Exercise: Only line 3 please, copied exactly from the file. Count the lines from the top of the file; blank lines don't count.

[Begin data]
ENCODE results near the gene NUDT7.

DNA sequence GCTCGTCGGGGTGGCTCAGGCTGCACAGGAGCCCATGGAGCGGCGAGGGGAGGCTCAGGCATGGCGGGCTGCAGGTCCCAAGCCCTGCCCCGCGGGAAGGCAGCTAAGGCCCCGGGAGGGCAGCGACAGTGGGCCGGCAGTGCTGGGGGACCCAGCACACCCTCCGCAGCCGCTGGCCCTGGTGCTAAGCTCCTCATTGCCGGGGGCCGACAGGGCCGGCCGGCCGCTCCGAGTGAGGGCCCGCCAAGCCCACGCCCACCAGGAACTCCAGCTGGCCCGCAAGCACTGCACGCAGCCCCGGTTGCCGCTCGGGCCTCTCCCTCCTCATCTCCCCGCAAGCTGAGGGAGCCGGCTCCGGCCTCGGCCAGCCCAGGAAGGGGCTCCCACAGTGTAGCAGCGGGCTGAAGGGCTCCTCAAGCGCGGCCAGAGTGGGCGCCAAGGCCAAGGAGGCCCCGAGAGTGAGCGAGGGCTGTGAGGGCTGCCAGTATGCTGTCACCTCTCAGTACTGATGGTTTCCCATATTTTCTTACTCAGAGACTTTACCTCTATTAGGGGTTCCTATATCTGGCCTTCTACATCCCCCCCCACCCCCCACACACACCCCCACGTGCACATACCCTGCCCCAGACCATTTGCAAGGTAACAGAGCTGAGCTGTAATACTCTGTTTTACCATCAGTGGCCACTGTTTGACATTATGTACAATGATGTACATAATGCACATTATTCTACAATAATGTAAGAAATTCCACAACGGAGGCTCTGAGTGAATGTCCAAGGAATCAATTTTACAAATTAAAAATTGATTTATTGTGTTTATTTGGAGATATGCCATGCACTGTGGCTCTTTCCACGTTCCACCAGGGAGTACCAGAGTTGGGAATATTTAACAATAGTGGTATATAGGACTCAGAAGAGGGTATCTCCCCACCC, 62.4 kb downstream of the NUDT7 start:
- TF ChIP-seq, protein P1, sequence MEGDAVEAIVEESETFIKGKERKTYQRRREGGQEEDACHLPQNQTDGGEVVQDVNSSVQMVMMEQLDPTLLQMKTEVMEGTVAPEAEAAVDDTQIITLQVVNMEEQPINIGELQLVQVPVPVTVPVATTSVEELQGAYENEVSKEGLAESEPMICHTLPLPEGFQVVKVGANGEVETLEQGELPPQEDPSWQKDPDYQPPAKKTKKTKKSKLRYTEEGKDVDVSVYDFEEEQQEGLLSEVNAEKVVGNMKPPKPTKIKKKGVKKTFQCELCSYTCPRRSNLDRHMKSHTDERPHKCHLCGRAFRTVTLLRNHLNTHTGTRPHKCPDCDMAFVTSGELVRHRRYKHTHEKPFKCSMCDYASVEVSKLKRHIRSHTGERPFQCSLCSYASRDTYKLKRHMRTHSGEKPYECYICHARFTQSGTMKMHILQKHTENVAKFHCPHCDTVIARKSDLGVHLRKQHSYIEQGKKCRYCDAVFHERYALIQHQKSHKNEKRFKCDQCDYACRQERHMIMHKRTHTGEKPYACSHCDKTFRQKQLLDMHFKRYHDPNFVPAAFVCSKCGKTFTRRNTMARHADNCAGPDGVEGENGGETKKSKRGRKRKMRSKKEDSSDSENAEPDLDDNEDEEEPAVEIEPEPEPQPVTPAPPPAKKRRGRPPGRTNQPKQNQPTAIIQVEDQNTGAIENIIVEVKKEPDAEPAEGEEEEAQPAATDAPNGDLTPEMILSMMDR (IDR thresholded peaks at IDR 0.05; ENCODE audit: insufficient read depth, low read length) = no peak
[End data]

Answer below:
- TF ChIP-seq, protein P1, sequence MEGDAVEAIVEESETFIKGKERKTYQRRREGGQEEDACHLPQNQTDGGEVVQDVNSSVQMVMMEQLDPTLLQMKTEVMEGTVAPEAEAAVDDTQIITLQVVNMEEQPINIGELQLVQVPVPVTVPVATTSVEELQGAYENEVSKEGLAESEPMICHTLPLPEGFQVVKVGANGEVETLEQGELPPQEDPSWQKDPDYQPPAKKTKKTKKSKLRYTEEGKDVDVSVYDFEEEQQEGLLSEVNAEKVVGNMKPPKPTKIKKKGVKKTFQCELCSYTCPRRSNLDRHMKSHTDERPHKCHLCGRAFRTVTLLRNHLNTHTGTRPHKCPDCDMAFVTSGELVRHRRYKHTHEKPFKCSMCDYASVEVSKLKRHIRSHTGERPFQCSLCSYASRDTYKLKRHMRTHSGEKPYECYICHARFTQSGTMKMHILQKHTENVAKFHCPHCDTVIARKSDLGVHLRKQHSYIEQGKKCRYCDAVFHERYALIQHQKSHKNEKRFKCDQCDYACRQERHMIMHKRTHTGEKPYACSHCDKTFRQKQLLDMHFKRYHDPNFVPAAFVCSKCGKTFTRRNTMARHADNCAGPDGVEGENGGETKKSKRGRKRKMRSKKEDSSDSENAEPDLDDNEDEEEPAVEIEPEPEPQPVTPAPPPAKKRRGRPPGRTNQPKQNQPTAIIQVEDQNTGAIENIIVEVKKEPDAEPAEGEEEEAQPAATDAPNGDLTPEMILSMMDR (IDR thresholded peaks at IDR 0.05; ENCODE audit: insufficient read depth, low read length) = no peak